A guy has to eat. Doesn’t he? That is when he’s on a safari just before facing down the meanest lion in Africa. A guy has to take certain foods into outer space with him when he’s an astronaut. Doesn’t a fellow have to have food in his backpack as he’s hunting the beast that ate his whole village?
Girls, your dolls must do lunch before having their nails done, yes? You have to pack a lunch for your dolls to take to work tomorrow morning. Not only that, there’s a slammin’ party happening tonight, and all your dolls will be bringing something to eat. With all this going on, you’d better be sure your stock of food is going to get you through it all.
It’s one of the most basic of human instincts. We learn it from the cradle to the high chair to the nursery school chair and on up. Teaching children about food sets them up in later life to maintain a healthy weight, eat healthily, and avoid disease.
Toys For The Mouth
Bubbles can teach us so many things. They show us all the colors of the rainbow; they teach us about the size; they teach us about floating in the air or on the water and chasing them to pop them builds muscle, especially when children crawl on their stomachs to get the bubbles.
Mouth toys give squirmy babies and toddlers a fidget toy to keep them occupied until they see the doctor. They get the bonus of eating the candy on the fidget toy. Of course, babies know chew toys in the form of teething rings, but later in life, they make great sensory toys. You’ll find a magnificent selection of chew toys for children with special needs.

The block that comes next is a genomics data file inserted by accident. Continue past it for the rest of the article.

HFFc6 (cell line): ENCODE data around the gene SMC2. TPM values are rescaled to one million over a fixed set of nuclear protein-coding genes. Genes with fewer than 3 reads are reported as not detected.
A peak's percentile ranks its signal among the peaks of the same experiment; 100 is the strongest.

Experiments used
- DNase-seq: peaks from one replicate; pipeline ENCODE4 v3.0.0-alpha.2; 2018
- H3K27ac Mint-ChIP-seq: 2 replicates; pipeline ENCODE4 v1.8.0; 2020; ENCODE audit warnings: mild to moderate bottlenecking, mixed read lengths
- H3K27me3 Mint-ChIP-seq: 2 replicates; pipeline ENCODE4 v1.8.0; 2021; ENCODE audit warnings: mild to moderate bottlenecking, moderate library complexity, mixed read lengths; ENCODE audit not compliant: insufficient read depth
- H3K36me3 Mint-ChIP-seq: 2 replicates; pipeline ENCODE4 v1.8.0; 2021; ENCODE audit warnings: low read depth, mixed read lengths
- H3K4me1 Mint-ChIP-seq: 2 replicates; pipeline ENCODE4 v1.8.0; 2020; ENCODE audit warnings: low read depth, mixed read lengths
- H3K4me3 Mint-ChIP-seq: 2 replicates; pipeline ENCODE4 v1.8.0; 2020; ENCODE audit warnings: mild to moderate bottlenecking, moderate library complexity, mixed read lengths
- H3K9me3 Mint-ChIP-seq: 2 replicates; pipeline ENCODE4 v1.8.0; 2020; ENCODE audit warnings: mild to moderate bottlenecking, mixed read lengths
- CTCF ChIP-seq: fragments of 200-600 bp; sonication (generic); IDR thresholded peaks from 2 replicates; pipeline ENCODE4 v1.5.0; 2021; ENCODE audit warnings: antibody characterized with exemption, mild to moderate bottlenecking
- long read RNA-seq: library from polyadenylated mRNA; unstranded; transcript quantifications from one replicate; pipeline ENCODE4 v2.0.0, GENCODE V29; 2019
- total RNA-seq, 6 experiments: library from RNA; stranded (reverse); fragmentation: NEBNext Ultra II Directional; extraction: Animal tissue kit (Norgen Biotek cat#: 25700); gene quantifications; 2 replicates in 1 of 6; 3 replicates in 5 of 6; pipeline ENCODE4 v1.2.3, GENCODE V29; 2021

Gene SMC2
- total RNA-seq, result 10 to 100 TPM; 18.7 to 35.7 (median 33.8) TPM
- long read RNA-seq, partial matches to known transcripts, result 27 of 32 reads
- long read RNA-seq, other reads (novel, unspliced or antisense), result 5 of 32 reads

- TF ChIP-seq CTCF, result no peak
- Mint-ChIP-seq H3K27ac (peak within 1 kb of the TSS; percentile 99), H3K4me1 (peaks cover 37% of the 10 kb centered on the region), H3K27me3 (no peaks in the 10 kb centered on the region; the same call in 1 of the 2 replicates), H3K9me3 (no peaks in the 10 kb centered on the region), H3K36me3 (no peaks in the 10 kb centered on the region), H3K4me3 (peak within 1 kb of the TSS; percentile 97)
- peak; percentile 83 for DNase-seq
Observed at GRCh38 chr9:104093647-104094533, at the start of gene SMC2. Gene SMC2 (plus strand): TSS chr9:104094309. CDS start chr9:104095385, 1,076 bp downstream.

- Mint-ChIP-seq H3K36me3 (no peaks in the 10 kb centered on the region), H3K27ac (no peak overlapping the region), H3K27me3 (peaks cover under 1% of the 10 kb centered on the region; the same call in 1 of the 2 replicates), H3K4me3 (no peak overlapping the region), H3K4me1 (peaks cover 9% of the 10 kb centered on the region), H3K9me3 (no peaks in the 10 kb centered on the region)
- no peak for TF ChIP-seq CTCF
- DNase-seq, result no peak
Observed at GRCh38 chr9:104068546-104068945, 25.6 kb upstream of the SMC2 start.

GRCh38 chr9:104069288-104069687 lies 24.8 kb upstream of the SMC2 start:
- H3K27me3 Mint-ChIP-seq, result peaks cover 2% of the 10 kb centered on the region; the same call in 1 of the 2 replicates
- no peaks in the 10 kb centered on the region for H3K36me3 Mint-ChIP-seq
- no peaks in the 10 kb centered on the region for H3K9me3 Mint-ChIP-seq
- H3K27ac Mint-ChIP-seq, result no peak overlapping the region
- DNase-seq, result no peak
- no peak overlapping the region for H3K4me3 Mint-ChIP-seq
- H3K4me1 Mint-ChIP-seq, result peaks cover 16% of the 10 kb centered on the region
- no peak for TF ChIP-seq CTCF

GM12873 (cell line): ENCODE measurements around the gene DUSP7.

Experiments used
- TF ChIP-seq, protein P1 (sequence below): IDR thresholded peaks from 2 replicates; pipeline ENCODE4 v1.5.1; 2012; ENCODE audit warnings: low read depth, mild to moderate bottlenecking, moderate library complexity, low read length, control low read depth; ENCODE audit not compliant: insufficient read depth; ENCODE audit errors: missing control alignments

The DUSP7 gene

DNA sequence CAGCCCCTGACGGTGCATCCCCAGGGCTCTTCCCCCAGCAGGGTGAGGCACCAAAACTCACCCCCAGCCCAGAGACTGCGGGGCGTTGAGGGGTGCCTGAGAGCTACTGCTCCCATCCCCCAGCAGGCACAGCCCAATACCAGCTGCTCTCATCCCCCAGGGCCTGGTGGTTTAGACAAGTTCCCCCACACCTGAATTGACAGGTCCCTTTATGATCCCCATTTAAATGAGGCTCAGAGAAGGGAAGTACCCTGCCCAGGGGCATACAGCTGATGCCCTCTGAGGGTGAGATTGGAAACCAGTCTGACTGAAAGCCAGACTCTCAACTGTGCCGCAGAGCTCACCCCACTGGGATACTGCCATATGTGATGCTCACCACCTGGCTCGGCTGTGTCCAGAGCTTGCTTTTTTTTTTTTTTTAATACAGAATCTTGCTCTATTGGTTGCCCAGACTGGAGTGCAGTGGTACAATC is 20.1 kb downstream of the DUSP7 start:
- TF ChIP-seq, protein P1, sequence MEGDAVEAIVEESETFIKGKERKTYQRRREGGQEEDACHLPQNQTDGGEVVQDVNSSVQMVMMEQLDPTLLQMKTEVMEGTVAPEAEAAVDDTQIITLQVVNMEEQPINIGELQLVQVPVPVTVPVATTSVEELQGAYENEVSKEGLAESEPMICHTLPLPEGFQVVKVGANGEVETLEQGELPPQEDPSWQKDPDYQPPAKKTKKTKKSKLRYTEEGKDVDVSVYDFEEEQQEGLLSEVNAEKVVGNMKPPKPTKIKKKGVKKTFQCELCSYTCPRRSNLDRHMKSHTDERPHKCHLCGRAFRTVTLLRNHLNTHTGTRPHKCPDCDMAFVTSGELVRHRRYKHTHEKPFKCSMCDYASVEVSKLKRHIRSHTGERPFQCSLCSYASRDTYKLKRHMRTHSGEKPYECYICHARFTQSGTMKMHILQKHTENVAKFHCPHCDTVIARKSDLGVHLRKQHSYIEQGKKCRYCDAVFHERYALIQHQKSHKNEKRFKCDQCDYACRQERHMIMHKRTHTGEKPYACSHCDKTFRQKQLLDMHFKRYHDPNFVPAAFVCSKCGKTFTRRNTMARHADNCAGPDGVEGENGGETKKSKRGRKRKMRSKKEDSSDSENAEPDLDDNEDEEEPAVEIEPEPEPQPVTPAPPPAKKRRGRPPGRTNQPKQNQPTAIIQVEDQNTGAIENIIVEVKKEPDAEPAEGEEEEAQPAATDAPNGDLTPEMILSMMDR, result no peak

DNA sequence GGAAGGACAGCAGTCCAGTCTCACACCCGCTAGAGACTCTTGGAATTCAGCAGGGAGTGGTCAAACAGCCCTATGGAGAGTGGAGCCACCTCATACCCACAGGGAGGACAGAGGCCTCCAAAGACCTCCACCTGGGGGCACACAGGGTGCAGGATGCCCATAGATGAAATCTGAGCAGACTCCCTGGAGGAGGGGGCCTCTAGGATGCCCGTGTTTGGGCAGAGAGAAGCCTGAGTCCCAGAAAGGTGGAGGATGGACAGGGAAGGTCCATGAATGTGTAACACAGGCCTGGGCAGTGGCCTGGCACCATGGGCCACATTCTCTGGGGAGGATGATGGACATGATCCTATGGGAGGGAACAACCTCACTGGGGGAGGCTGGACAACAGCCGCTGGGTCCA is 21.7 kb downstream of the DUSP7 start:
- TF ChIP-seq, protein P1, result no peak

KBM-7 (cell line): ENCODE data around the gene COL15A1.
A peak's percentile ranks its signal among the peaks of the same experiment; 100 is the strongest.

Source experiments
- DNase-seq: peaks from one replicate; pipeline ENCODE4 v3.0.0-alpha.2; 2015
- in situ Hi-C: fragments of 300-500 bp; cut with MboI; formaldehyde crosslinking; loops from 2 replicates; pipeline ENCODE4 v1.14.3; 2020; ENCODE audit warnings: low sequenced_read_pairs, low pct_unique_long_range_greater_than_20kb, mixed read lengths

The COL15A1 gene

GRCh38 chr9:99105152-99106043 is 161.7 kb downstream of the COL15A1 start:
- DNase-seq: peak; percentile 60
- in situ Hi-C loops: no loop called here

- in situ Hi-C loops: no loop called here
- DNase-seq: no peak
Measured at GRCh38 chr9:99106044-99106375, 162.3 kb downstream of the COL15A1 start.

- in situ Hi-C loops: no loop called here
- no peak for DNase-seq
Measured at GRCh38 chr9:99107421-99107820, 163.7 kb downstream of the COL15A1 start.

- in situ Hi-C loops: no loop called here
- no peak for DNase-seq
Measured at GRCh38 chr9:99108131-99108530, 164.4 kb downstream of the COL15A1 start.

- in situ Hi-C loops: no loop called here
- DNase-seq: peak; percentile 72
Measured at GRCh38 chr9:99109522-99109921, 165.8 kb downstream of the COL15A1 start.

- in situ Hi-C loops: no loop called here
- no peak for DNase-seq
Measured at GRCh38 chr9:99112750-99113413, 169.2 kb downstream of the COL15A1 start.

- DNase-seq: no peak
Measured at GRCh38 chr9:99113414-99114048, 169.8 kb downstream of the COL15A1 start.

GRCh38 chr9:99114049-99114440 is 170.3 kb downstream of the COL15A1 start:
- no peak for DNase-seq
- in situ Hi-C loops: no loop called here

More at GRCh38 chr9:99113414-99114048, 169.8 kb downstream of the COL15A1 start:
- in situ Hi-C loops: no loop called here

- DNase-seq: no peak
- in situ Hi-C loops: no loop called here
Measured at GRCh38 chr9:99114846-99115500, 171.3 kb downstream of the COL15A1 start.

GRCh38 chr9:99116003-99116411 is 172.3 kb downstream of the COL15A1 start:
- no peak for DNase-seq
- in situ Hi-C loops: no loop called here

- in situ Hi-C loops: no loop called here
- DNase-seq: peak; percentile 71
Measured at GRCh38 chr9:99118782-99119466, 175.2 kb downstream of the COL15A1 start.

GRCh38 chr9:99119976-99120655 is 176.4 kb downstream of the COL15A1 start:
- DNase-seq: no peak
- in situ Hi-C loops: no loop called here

You might think that only dogs get chew toys, stuffed animals, a special dog toy, tennis ball, or rope toys. Sometimes kids learn from watching the family dog play with his ball, chase the bubbles the kids blow, or even sleeping with his stuffed animal. All of life is a learning experience for children, so fill it with the coolest toys, Mom.
How Many Toys Is Enough?
Some studies show that the fewer toys kids have, the more they focus, the more they engage and show greater creativity, interacting with their toys more imaginatively and for longer at a time. So the answer to that question is to give him five toys instead of fifteen, keeping back the ten for another time.
Do Only Toddlers Need Toys?
Appropriate toys for toddlers are no longer necessary for a pre-schooler. Each age needs to learn different lessons taught by their toys. A child six or seven years old has already learned the development of the younger years. He should be learning things more appropriate to his age. Even teenagers addicted to video games and iPods are learning things appropriate to their ages. It isn’t just toddlers who need toys; it’s all of us.
Should You Care About Child Milestones?
Without a good understanding of child development, it’s difficult for parents and teachers to know when a child is (a) falling behind, (b) can’t grasp the lessons, and/or (c) having trouble interacting. Milestones give us a base from which to recognize our child’s progress, giving the child self-confidence and a sense of growth.
Toys play a critical role in the development of a child. Specific toys are aimed at particular areas of the child’s growth.
Thus, as a parent, you need to choose suitable toys such that your kid develops wholly. The balance between indoor and outdoor toys needs to be checked. I am sure doing this will yield unrivaled results.